Roberto Duran Boxing Style Analysis

by Fran on August 11, 2010

Roberto Duran - Not Just Manos de Piedra!

Roberto Duran was, and remains to this day, one of the most fearsome knockout specialists ever to step in the ring.  "Manos de Piedra", or "Hands of Stone", earned this title for a very good reason.  Of his first 28 fights, his opponent on average could expect to last less than 4 rounds (3.96 rounds to be precise.)

By the time Duran had reached his 60th fight, 50 opponents had not been allowed to hear the bell at the end of the final round.  In short, Roberto Duran was about as devastating a puncher at lightweight that has ever lived, and his knockout power seemed to remain with him right the way up to middleweight and beyond.

It would be easy to say that Duran was simply a knockout puncher and that's it, but I really don't think this does the man justice.  In this article I want to explore the development of Duran the fighter by using the vast body of video resource out there.  I want to look at some of the specific technical attributes that made Duran what he was.

Not only was Roberto a KO specialist and top line pressure fighter, he was a wonderful counter-puncher, able to feint, draw a lead from the opponent and unleash devastating salvos of punches at will.

Duran also developed into a very elusive fighter, using slick footwork, body movement and covering up to avoid taking significant punishment; no boxer can expect the longevity at the pinnacle of the sport by taking heavy punches with any regularity.  Let's remember that Manos de Piedra won his first title (WBA Lightweight) in 1972 and his last title  (WBC Supper Middleweight) in 1989, that's a full 17 years later!

In order to maintain a balance, I also want to examine the type of fighters that handed Roberto his rare defeats.  What did they do that the myriad of other opponents could not?  Whilst I am a massive Duran fan, I don't want this article to become a 'rose tinted spectacles' view of the man; understanding what he struggled with is just as important as understanding those aspects of the sport at which he excelled.

Roberto Duran Boxing Style - The Pressure Fighter

Let's first take a look at Duran's winning performance that captured him the WBA Lightweight title against brilliant Scot Ken Buchanan in 1972.  We need only use one round during our analysis as the others up until the 13th when the bout ended were much the same in terms of the tactics.  At this stage in his career, Duran's approach is about overwhelming his opponents with a constant march forward, thus exerting intense pressure.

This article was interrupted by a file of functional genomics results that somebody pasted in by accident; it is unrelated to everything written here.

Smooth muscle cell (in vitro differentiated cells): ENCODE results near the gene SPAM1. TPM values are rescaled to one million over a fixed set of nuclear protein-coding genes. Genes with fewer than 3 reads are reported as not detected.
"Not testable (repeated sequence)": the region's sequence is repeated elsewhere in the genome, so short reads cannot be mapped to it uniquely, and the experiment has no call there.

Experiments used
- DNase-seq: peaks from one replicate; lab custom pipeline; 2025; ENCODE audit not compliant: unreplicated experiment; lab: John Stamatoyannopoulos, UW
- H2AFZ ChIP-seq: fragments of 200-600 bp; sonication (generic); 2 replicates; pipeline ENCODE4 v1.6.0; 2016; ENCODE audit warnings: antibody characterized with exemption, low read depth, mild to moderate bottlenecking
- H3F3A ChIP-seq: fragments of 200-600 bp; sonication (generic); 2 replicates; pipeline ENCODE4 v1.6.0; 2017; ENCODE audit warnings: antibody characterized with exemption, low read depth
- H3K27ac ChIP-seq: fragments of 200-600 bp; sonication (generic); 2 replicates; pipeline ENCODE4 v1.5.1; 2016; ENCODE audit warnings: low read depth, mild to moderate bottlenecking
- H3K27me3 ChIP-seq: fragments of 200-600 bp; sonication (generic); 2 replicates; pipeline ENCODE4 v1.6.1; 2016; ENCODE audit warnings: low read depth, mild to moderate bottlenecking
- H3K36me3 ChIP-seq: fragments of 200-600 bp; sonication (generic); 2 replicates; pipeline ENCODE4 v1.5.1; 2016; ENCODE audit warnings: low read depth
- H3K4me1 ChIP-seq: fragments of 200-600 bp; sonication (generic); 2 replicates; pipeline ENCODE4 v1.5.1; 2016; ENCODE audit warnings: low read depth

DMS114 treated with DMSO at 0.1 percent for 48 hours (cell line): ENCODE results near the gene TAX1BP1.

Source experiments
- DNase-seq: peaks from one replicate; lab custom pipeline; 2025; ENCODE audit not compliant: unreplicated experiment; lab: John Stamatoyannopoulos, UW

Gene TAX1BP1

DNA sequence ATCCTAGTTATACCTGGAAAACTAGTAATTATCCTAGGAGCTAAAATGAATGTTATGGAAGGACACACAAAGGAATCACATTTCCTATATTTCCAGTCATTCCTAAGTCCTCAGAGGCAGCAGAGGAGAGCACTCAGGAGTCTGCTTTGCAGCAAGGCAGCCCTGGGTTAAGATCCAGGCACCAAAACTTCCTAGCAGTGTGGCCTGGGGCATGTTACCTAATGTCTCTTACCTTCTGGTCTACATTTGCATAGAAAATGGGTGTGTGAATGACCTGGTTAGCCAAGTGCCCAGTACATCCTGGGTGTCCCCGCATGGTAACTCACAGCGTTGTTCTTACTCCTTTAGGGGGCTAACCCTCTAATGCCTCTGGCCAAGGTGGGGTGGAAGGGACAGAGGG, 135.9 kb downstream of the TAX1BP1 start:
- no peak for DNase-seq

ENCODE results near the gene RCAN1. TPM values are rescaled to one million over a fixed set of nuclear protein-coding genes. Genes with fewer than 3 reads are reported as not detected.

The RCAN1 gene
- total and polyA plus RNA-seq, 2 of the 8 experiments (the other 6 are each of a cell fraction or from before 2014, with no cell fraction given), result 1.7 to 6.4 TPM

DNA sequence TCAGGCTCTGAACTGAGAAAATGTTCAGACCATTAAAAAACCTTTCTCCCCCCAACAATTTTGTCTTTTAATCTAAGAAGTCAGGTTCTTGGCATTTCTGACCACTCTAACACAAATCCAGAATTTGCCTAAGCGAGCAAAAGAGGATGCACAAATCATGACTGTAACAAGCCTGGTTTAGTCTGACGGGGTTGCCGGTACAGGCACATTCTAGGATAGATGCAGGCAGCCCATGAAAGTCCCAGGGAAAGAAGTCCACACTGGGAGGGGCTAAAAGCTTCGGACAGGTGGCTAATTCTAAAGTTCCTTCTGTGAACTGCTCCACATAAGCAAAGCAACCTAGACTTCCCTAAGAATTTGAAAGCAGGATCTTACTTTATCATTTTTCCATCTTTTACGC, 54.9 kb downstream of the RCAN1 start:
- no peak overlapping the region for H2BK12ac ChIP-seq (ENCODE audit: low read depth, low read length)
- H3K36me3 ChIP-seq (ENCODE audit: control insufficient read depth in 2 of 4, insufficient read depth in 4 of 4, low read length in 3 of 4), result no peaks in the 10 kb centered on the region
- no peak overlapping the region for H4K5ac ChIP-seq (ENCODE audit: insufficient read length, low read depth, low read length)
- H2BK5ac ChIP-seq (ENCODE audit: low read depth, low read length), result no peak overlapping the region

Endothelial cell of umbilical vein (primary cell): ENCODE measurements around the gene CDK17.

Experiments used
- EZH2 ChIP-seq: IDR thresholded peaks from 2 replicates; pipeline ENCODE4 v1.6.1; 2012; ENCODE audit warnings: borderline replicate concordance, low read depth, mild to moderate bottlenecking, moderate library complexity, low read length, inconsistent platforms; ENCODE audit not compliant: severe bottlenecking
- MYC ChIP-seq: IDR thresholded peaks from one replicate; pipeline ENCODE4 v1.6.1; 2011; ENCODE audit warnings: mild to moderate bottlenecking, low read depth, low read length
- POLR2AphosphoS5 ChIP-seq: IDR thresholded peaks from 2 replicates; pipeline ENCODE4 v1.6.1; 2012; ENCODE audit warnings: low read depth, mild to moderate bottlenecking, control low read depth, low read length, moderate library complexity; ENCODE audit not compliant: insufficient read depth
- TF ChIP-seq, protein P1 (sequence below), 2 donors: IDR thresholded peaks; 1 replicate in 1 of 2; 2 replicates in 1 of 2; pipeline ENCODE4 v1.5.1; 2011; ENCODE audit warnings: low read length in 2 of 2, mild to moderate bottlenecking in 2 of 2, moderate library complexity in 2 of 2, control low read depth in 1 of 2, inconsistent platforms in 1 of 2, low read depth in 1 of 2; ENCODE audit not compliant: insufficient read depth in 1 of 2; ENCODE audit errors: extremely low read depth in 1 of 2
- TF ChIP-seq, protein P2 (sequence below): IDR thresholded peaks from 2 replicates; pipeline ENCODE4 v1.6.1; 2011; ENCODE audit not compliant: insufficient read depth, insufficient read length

Duran couples pressure with power shots; when Roberto throws a punch he fully intends for that punch to hurt the opponent...badly.  As far as he is concerned, every shot thrown must be powerful enough to relieve the other man of his state of consciousness.  Duran doesn't so much throw pre-determined combinations of punches, he simply unleashes hammer blows 'as they come'.  Check out the highly aggressive barrage at around the 0.40 mark.

The pressure is constant.  The only time Duran takes a backward step is when the Scot physically pushes him back during the clinches.  Duran doesn't mind this as he still finds ways of driving short range uppercuts and hooks into the body and head of the defending champion.

There are no easily identifiable feints and his footwork is very functional and basic.  There is no discernible counter-punching by Duran.  He simply drives forward, using rough-house tactics and seeking to smash the champion to bits.  This is a performance of raw aggression and power-punching, with Duran quite happy to take a shot to land one and is in fact what many people define as the essence of Duran.

But, and this is a big 'but', this is only Duran's 29th professional outing after a short amateur career of about 30 contests.  At the time of this fight Roberto's manager Carlos Eleta had enlisted the services of the brilliant coaching duo of Ray Arcel and Freddie Brown, and boy did they bring Duran on a notch or two.

Roberto Duran Boxing Style - The Jab Lights the Way!

Let's move forward one year now, with Duran taking on the redoubtable, tough and clever Australian Hector Thompson in a defence of the title that he won against Buchanan.  Duran has had 7 contests during the year, and has been handed his first defeat by the brilliant Puerto Rican Esteban DeJesus, with whom Duran had 3 very intense encounters.

The Duran we see in the Thompson fight is a world away from the Buchanan fight.  We see that Duran uses the jab.  He uses the jab a lot!  He is not storming forward, probably because he knows that Thompson is very strong and can himself hit hard.  Duran uses the jab to control the pace of the fight.  He not only throws purposeful jabs designed to land and hurt, he also throws slow jabs designed to bring Thompson forward.

The key thing is that after the jab has brought a response from Thompson, Duran fires fast, hard uppercuts and hooks to the 'centre of mass' of the opponent (targeting the liver and spleen); we see an excellent example of this at about 0.17 of the video.